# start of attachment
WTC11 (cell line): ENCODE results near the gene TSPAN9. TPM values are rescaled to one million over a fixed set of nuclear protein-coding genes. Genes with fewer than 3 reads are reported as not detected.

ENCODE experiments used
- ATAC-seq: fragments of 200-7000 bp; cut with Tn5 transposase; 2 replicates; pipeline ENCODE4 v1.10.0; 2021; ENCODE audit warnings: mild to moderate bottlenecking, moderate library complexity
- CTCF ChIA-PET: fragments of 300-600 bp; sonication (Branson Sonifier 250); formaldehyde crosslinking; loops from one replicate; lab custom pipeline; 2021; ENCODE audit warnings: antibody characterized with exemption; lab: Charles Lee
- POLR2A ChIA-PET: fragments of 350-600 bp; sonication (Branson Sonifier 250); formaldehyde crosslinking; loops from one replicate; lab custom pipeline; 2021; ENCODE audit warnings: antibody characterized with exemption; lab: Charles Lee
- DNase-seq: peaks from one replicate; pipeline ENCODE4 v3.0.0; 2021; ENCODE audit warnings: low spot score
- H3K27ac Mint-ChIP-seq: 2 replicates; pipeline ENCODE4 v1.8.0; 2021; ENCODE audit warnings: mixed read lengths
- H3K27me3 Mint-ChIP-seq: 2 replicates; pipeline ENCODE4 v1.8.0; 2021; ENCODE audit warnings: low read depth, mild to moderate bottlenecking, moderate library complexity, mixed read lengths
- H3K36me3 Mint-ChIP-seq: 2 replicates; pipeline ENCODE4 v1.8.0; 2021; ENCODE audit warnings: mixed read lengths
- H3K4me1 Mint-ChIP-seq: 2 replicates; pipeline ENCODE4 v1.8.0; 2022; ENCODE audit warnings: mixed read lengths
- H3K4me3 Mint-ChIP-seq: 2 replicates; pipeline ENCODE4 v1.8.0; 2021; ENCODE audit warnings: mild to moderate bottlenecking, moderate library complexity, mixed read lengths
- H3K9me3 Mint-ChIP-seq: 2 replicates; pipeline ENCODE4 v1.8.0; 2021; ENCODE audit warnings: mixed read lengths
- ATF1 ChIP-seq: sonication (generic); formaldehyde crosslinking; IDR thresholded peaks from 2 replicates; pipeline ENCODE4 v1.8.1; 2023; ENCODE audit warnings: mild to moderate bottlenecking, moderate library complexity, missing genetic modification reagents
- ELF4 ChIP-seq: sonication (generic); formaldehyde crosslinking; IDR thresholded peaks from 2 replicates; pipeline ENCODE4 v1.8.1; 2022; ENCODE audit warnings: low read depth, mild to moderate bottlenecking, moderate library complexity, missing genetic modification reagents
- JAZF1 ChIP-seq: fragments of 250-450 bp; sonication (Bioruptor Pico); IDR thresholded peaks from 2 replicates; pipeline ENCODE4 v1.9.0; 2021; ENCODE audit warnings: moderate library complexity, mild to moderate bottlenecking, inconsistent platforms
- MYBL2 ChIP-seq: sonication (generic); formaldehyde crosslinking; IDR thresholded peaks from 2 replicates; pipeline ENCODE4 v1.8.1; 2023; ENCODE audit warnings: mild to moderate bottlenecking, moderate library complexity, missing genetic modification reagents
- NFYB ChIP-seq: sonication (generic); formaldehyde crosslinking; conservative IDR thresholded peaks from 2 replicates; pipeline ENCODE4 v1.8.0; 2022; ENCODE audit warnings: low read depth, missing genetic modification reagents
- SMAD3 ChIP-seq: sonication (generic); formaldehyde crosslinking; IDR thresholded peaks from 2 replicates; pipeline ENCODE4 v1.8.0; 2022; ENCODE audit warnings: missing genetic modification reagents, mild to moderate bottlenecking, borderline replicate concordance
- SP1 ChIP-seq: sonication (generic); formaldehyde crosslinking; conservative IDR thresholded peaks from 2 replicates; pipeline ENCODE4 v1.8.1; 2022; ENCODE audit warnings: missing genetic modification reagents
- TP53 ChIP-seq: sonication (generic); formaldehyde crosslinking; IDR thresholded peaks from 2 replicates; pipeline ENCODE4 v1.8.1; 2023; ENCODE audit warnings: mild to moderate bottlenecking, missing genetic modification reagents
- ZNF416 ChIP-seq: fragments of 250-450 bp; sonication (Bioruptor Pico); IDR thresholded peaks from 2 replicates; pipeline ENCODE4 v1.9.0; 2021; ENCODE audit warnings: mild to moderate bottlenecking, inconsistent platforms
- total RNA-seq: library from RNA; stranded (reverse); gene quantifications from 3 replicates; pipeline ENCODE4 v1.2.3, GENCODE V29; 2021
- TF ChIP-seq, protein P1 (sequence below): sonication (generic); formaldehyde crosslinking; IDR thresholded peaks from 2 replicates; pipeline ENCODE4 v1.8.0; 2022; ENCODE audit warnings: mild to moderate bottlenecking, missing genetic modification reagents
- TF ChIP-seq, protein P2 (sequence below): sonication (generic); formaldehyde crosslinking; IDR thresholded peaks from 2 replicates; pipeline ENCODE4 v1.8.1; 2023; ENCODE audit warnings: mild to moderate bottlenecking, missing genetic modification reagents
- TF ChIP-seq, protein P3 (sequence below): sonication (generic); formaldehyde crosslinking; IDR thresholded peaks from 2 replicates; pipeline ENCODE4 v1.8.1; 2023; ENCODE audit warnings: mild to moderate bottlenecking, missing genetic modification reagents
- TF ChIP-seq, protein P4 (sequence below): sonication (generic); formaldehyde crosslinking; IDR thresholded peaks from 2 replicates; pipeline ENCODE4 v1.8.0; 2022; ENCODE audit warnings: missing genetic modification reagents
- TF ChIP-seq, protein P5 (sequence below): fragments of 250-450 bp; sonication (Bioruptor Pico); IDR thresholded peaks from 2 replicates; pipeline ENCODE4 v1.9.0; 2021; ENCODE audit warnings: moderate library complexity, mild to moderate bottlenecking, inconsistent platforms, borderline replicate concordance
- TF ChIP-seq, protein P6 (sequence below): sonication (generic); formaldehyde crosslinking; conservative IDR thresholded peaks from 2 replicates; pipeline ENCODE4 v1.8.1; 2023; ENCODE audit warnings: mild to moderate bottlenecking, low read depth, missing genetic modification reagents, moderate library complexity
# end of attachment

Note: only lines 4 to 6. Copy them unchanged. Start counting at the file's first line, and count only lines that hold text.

- CTCF ChIA-PET: fragments of 300-600 bp; sonication (Branson Sonifier 250); formaldehyde crosslinking; loops from one replicate; lab custom pipeline; 2021; ENCODE audit warnings: antibody characterized with exemption; lab: Charles Lee
- POLR2A ChIA-PET: fragments of 350-600 bp; sonication (Branson Sonifier 250); formaldehyde crosslinking; loops from one replicate; lab custom pipeline; 2021; ENCODE audit warnings: antibody characterized with exemption; lab: Charles Lee
- DNase-seq: peaks from one replicate; pipeline ENCODE4 v3.0.0; 2021; ENCODE audit warnings: low spot score